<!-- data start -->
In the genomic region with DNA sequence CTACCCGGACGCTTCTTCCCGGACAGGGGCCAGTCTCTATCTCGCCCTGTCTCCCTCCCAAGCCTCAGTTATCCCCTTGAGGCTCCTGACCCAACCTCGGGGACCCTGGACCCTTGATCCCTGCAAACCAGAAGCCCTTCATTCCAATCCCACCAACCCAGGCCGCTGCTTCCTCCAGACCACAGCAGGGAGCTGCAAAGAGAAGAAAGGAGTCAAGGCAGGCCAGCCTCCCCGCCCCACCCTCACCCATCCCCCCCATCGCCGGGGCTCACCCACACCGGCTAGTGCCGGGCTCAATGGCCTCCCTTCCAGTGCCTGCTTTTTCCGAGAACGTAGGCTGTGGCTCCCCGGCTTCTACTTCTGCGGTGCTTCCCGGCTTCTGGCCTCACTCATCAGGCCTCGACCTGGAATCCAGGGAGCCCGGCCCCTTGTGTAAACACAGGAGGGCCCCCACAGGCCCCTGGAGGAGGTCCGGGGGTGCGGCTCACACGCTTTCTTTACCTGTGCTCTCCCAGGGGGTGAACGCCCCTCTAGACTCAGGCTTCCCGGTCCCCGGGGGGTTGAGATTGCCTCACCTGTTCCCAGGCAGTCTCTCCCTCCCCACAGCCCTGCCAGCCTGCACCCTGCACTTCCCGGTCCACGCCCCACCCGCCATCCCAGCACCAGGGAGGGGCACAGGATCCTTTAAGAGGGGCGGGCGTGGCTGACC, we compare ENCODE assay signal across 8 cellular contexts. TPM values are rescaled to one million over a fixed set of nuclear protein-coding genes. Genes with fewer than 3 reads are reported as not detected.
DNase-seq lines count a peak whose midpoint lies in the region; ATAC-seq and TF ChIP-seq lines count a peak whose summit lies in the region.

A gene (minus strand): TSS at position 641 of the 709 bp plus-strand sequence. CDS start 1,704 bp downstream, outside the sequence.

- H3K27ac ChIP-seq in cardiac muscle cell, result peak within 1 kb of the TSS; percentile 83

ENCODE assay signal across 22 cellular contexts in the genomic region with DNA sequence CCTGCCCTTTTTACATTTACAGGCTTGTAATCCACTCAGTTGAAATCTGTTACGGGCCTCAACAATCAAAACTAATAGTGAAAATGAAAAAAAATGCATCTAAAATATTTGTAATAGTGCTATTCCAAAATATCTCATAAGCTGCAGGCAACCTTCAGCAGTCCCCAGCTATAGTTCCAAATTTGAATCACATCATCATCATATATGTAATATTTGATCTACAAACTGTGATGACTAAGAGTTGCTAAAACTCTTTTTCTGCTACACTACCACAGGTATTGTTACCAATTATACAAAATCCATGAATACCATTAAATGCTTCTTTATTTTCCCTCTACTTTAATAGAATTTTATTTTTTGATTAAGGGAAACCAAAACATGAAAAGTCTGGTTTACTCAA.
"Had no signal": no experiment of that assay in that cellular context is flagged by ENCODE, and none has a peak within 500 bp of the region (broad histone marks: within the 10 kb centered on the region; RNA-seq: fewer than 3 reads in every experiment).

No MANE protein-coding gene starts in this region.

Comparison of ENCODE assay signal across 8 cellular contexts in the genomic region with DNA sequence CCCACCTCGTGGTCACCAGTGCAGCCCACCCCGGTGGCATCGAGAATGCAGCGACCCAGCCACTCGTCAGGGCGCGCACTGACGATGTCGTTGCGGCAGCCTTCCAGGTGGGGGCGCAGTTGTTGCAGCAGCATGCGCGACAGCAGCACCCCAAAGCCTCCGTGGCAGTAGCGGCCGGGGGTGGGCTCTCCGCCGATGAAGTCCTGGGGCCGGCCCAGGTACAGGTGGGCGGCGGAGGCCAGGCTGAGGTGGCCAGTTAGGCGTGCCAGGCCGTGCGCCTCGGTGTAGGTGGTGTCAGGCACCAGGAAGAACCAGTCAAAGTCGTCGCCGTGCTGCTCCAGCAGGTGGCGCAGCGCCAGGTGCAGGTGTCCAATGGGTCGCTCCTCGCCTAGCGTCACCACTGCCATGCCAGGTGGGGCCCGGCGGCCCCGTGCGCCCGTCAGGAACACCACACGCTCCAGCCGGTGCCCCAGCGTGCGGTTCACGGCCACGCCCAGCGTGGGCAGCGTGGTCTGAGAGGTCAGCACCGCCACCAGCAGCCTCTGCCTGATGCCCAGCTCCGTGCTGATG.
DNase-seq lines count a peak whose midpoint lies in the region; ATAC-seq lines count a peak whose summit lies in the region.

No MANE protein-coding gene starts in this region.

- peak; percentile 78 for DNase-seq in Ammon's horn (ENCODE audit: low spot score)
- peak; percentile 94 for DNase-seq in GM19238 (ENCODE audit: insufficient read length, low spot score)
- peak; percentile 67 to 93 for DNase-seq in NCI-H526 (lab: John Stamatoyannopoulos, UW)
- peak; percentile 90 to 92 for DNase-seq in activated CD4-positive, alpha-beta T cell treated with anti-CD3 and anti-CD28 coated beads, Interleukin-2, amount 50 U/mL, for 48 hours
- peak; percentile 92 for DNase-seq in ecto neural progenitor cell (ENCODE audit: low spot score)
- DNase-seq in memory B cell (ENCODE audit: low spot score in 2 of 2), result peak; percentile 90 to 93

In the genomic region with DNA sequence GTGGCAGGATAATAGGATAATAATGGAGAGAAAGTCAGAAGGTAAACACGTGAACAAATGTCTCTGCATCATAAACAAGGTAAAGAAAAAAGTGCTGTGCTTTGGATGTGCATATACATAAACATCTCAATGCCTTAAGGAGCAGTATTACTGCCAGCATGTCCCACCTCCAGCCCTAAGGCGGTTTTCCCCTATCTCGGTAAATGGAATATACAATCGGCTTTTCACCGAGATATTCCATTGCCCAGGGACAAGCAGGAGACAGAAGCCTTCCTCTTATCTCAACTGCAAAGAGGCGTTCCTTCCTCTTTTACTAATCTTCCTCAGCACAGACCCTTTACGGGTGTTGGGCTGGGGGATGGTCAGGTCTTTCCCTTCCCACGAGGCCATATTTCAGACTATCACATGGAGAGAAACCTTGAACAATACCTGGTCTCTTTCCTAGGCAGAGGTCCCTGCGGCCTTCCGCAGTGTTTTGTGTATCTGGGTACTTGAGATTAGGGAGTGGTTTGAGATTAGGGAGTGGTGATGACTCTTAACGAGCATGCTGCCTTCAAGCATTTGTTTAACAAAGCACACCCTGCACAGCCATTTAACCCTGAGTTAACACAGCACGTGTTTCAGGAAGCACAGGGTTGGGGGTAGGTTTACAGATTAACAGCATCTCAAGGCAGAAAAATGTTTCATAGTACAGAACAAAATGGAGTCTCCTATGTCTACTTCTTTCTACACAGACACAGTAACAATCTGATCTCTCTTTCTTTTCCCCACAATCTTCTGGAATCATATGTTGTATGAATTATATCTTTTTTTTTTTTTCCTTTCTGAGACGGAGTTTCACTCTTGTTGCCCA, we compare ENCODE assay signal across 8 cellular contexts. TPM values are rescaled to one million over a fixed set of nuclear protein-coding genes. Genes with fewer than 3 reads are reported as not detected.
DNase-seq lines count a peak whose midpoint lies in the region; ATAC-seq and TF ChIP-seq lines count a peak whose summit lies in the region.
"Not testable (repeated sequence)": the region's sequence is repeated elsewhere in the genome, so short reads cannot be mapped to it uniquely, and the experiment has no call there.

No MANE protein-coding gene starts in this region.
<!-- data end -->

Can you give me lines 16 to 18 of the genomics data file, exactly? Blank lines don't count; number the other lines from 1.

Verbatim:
- DNase-seq in memory B cell (ENCODE audit: low spot score in 2 of 2), result peak; percentile 90 to 93

In the genomic region with DNA sequence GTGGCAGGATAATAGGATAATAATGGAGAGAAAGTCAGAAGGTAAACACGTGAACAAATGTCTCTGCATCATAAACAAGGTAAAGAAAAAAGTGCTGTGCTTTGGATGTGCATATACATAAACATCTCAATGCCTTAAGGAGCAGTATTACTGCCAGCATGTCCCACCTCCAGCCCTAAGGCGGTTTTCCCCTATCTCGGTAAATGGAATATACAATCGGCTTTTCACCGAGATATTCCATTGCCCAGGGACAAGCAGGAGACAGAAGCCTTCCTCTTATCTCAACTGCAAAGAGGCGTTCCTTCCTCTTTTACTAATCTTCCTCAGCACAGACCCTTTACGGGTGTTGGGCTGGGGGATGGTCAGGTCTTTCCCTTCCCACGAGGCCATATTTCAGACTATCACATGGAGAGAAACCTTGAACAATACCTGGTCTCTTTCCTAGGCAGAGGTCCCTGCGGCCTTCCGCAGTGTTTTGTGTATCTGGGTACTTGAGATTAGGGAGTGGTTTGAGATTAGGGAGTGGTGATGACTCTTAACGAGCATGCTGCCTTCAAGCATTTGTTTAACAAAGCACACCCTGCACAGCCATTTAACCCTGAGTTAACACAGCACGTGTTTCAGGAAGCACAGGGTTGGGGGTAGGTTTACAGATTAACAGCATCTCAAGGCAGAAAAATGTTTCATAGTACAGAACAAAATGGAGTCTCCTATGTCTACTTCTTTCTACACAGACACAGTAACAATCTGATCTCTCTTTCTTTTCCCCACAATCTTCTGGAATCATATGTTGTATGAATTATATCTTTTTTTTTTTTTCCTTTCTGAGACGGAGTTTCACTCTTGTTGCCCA, we compare ENCODE assay signal across 8 cellular contexts. TPM values are rescaled to one million over a fixed set of nuclear protein-coding genes. Genes with fewer than 3 reads are reported as not detected.
DNase-seq lines count a peak whose midpoint lies in the region; ATAC-seq and TF ChIP-seq lines count a peak whose summit lies in the region.